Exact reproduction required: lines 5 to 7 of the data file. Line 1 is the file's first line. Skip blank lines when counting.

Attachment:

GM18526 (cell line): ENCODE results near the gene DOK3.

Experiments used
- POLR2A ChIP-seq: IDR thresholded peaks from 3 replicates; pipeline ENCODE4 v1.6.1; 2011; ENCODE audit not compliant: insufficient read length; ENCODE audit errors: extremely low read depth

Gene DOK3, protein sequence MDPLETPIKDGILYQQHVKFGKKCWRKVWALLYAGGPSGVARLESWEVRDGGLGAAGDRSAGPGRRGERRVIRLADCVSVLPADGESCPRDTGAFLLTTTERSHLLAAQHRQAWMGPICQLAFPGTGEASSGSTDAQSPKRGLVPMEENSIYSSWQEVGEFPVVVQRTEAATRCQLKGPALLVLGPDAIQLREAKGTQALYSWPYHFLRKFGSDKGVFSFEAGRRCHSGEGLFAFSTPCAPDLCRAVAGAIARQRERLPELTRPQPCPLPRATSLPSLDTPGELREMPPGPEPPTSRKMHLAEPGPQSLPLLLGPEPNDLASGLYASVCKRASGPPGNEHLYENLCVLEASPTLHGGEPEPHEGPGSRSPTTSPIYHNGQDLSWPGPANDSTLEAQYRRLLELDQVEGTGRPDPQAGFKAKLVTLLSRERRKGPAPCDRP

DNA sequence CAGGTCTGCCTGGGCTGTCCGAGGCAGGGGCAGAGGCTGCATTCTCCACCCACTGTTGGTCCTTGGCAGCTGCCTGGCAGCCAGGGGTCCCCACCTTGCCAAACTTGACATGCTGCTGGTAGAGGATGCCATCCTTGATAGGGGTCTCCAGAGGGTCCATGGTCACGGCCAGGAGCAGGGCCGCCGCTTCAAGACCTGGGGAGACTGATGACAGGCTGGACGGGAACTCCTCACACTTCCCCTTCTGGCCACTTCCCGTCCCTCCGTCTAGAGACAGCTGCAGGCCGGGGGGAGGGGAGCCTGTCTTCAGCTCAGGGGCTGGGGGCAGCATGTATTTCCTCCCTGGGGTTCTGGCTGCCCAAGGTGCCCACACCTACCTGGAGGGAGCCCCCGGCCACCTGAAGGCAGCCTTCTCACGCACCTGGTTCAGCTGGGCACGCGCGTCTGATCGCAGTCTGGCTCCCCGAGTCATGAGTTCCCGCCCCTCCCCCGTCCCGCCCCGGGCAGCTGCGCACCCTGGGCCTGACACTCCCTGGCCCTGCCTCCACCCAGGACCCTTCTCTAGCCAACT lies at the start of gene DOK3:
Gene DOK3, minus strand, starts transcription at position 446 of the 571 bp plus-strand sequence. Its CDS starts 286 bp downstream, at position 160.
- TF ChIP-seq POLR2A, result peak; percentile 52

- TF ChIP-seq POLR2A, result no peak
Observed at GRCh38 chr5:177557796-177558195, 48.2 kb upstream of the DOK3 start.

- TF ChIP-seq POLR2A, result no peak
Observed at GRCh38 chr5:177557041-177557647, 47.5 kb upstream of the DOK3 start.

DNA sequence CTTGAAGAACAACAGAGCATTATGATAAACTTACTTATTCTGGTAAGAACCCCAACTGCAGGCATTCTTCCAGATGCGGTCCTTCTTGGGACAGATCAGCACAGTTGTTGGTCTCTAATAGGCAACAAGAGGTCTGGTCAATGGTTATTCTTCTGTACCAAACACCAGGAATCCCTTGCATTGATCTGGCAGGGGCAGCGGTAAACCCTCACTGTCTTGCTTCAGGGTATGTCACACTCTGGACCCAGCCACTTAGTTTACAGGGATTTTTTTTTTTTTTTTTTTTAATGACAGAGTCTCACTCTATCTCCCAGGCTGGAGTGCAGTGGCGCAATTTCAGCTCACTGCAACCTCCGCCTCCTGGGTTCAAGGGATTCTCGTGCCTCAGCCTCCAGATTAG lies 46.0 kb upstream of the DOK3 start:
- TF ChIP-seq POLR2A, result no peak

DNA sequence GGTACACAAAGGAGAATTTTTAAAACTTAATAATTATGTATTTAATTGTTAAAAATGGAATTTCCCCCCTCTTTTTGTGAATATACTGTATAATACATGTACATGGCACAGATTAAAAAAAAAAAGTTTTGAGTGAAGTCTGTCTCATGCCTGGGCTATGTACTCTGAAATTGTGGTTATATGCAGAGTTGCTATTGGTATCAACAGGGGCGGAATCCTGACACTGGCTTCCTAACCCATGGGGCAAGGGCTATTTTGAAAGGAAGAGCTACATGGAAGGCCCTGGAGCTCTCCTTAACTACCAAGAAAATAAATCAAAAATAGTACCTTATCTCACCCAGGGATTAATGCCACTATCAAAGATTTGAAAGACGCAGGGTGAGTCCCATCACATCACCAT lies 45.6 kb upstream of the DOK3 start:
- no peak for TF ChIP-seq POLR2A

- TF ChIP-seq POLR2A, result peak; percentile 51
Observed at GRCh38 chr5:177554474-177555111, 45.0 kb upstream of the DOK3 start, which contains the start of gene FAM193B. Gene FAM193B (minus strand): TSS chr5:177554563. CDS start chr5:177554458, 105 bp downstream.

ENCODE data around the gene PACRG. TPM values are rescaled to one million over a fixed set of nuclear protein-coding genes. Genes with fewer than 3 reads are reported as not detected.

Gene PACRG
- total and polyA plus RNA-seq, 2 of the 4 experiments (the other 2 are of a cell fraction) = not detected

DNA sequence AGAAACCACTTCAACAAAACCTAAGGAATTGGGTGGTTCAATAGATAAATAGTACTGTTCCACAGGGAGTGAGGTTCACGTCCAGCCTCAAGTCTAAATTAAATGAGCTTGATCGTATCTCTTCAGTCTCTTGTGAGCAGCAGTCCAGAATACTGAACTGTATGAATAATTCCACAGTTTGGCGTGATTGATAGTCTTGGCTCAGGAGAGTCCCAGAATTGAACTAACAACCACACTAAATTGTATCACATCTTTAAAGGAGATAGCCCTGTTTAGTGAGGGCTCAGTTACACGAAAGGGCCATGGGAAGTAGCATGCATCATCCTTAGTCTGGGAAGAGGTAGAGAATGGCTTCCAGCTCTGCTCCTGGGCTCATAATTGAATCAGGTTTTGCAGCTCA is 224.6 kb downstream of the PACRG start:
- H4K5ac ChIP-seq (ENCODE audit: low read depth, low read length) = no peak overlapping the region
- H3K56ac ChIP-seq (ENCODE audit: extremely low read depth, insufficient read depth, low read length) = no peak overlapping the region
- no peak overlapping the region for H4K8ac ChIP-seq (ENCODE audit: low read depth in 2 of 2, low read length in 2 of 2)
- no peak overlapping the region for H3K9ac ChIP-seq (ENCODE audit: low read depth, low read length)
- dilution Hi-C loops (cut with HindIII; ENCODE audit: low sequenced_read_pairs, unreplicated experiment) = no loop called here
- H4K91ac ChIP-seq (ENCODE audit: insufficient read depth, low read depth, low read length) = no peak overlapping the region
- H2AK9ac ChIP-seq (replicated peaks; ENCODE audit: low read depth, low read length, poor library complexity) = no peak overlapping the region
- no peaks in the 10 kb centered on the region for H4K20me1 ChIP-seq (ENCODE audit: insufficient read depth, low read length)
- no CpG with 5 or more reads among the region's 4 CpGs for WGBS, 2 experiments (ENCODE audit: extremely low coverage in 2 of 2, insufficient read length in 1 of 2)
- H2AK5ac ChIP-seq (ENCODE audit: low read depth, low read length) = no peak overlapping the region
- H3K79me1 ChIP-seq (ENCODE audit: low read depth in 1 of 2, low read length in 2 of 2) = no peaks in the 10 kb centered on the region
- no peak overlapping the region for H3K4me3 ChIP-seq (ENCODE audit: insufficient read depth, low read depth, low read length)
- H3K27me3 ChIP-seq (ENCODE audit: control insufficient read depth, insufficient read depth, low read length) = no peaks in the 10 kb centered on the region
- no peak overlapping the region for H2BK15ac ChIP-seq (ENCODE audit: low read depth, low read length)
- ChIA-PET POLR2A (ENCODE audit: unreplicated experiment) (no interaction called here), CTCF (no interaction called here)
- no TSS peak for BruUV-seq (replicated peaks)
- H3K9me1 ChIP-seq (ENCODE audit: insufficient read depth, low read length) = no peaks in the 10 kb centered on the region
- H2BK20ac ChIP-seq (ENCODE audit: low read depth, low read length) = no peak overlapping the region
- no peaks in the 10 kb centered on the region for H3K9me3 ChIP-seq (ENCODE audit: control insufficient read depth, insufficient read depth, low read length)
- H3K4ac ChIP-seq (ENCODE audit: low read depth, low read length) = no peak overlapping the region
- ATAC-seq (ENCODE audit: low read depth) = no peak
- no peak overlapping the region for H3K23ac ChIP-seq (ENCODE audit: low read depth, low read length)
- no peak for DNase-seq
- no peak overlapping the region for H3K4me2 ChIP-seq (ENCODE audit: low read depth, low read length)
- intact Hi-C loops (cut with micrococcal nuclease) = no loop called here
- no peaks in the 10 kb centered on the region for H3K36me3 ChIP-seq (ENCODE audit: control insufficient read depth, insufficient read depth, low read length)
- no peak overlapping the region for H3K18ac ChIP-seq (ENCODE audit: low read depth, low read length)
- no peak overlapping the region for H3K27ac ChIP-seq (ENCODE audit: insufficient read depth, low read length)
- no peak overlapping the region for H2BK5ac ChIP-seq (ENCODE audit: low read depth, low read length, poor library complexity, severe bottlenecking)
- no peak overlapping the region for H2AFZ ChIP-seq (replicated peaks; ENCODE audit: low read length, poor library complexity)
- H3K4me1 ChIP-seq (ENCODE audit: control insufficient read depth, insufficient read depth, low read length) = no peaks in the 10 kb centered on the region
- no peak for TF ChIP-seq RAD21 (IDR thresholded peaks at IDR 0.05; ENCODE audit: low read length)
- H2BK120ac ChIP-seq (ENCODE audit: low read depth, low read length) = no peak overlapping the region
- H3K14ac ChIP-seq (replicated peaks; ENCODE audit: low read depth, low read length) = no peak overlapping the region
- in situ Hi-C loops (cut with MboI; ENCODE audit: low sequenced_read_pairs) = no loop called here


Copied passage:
DNA sequence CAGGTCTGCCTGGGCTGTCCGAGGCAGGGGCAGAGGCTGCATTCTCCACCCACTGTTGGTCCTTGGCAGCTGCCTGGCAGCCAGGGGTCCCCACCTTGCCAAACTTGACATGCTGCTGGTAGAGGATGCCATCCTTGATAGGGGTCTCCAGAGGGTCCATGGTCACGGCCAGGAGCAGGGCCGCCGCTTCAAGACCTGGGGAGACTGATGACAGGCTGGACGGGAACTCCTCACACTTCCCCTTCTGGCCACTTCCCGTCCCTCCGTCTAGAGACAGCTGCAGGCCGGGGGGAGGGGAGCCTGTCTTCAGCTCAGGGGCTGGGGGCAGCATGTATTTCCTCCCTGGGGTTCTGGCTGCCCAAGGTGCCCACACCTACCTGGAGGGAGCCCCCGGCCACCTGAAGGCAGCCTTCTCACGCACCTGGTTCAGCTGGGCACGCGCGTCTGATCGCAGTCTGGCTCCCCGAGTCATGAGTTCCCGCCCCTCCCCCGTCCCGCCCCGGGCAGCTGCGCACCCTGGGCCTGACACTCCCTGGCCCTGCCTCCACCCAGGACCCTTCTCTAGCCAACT lies at the start of gene DOK3:
Gene DOK3, minus strand, starts transcription at position 446 of the 571 bp plus-strand sequence. Its CDS starts 286 bp downstream, at position 160.
- TF ChIP-seq POLR2A, result peak; percentile 52